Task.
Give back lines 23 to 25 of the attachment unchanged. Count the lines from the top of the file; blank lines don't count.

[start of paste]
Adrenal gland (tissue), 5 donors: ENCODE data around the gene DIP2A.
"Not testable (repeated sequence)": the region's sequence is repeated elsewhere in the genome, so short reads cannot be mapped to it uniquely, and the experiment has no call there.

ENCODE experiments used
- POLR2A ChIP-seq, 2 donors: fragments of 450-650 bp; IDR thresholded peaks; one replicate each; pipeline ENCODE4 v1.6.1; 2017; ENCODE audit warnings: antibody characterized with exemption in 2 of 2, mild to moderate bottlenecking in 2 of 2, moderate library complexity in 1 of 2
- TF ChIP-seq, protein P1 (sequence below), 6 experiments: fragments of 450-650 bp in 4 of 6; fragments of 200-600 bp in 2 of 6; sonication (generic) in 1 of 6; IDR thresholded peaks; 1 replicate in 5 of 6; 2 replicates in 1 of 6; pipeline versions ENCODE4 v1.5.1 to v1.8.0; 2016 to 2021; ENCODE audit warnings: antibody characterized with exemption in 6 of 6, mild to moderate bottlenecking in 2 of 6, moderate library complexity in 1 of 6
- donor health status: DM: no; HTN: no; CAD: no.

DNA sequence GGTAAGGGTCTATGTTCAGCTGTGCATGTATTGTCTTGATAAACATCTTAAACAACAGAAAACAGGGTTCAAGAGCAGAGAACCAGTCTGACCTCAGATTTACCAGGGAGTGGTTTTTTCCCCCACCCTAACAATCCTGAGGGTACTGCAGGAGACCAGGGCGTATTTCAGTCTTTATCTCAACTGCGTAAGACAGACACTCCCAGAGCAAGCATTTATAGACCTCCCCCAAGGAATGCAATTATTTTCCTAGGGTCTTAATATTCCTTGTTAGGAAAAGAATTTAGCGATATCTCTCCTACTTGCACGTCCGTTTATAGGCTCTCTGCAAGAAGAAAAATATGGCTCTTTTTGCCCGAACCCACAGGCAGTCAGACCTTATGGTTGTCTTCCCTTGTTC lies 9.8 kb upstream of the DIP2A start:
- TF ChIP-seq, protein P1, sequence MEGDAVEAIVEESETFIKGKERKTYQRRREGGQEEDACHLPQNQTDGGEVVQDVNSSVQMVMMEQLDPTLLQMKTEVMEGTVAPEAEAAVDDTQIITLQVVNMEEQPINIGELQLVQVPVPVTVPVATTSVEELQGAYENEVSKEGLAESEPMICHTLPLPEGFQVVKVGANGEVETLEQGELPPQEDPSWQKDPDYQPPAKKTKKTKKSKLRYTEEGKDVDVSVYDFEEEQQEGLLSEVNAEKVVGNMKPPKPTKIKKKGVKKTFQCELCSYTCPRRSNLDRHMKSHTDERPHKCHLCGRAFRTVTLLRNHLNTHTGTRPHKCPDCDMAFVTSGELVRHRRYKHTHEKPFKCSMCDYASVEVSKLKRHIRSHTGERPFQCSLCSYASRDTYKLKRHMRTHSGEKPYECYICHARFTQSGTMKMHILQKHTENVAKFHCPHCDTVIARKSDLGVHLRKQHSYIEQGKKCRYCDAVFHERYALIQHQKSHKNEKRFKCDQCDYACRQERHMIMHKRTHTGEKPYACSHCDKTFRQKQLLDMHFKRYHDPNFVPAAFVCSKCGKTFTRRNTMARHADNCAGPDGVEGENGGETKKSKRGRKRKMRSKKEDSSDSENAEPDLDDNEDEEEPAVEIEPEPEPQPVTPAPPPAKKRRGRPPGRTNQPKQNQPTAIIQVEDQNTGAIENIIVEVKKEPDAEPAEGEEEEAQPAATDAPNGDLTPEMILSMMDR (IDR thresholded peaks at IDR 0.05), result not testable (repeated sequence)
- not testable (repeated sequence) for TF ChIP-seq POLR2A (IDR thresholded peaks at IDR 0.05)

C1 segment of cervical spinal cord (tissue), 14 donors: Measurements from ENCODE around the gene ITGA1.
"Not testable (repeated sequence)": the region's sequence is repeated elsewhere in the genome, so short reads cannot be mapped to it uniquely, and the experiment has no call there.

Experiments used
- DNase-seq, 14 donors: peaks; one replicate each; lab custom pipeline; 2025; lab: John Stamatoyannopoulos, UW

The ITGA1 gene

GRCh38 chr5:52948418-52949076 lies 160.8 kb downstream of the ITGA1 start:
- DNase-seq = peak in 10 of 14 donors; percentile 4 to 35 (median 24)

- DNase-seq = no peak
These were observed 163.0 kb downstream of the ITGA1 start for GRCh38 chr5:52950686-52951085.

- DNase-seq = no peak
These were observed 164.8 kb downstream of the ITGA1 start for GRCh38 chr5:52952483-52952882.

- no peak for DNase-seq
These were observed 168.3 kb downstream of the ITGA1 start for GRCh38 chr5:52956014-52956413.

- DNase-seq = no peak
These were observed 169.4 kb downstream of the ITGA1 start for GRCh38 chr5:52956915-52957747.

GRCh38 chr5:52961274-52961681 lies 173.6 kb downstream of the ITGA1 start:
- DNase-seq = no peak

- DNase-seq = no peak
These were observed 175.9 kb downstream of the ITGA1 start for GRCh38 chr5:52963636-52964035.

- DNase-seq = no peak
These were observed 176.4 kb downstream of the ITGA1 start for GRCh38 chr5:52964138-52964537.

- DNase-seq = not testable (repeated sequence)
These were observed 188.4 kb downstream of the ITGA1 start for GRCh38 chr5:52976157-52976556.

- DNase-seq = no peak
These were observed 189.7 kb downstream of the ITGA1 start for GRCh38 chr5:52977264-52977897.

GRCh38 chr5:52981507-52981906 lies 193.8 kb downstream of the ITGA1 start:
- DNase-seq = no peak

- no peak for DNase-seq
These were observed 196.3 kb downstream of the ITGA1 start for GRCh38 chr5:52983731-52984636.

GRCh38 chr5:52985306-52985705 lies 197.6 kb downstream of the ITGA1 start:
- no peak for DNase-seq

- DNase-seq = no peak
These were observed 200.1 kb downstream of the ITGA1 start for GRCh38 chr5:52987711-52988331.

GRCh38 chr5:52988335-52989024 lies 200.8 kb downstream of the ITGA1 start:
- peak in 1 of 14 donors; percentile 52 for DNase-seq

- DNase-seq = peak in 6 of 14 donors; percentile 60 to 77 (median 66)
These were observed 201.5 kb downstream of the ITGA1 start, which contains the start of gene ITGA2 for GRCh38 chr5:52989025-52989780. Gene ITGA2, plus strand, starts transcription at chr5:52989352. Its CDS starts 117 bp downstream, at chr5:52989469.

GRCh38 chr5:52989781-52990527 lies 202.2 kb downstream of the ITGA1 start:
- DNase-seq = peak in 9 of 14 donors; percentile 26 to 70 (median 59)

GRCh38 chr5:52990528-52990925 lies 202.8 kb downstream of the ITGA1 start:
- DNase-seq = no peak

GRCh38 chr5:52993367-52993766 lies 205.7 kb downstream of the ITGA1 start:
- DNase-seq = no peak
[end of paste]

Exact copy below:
- DNase-seq = no peak
These were observed 169.4 kb downstream of the ITGA1 start for GRCh38 chr5:52956915-52957747.

GRCh38 chr5:52961274-52961681 lies 173.6 kb downstream of the ITGA1 start: